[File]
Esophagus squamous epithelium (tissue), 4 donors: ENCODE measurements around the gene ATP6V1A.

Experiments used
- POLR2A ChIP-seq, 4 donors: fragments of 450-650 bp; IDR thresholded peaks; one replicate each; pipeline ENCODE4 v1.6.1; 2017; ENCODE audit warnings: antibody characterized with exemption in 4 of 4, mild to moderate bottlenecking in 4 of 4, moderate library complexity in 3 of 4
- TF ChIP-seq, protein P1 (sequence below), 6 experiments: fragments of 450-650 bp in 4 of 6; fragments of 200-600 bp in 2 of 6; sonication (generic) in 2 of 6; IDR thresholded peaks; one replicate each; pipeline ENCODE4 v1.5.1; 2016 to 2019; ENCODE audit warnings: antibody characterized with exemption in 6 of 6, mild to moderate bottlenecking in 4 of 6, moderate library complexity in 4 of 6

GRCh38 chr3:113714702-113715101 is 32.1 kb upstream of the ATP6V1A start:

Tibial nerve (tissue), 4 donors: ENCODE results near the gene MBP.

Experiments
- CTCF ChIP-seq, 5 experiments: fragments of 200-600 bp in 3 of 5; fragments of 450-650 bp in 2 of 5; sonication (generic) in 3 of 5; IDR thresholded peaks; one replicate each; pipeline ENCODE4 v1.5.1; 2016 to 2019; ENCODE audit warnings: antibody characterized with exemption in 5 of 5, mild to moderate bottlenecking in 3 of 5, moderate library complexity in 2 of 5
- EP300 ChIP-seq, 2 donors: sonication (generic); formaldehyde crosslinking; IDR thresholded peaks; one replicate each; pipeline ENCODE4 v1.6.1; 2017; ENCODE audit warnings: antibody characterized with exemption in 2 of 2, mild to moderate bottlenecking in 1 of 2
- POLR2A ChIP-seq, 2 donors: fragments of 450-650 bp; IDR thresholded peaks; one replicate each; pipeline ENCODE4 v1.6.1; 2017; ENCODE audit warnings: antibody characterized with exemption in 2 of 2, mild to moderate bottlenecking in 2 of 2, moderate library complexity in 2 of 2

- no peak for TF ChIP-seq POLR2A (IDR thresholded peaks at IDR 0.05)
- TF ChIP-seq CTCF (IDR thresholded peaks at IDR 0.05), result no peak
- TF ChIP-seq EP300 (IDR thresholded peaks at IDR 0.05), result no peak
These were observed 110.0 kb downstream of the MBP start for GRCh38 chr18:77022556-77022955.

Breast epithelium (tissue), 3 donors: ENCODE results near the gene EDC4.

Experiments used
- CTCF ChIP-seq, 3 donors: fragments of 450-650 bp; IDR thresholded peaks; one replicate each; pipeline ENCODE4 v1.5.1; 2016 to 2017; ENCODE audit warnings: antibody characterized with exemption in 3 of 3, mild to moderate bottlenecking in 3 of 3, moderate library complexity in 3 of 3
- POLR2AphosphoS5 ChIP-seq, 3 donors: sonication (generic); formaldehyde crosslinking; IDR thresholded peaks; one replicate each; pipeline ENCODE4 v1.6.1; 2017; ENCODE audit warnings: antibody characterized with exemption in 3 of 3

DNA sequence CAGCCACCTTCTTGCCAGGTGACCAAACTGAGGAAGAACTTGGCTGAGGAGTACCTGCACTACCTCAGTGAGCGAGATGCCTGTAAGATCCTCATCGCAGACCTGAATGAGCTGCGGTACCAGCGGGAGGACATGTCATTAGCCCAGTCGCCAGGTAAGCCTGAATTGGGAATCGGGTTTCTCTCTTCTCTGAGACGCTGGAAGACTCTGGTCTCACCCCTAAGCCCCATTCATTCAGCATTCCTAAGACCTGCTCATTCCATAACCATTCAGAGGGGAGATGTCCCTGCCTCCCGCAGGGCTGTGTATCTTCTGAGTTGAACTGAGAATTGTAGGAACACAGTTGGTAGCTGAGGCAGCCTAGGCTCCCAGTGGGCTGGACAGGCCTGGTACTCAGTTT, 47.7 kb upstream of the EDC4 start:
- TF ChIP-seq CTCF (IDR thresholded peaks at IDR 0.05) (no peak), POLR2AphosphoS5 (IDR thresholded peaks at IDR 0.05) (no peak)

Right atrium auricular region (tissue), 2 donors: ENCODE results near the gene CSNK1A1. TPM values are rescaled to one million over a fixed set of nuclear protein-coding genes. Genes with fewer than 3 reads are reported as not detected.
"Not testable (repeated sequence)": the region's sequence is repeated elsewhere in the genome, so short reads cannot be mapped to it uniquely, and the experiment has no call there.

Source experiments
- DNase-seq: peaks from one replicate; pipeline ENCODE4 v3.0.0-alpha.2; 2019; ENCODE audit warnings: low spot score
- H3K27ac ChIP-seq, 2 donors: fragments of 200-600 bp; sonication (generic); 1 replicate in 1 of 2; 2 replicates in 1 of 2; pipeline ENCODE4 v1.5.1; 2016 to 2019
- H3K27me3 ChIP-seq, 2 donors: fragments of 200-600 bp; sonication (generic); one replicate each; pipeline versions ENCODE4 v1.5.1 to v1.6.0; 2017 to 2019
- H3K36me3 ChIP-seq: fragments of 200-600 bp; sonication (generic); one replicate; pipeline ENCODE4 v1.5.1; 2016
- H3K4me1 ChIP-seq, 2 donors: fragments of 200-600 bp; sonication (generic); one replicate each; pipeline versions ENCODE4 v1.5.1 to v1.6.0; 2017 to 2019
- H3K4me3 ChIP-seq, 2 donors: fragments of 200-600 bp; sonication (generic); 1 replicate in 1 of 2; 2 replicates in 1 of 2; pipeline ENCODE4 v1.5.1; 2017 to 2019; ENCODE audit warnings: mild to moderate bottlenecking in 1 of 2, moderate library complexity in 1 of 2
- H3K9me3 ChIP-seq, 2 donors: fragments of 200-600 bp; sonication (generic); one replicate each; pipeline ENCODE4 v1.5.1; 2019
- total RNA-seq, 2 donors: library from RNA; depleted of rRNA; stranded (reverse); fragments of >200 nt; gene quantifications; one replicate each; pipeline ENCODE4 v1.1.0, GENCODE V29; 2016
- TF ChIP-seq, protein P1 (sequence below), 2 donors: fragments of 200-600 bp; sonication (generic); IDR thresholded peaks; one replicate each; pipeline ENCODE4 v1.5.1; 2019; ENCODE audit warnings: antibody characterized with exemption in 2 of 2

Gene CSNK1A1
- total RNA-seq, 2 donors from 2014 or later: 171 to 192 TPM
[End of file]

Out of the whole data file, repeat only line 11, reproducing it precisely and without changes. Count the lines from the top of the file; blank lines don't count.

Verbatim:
- no peak for TF ChIP-seq POLR2A (IDR thresholded peaks at IDR 0.05)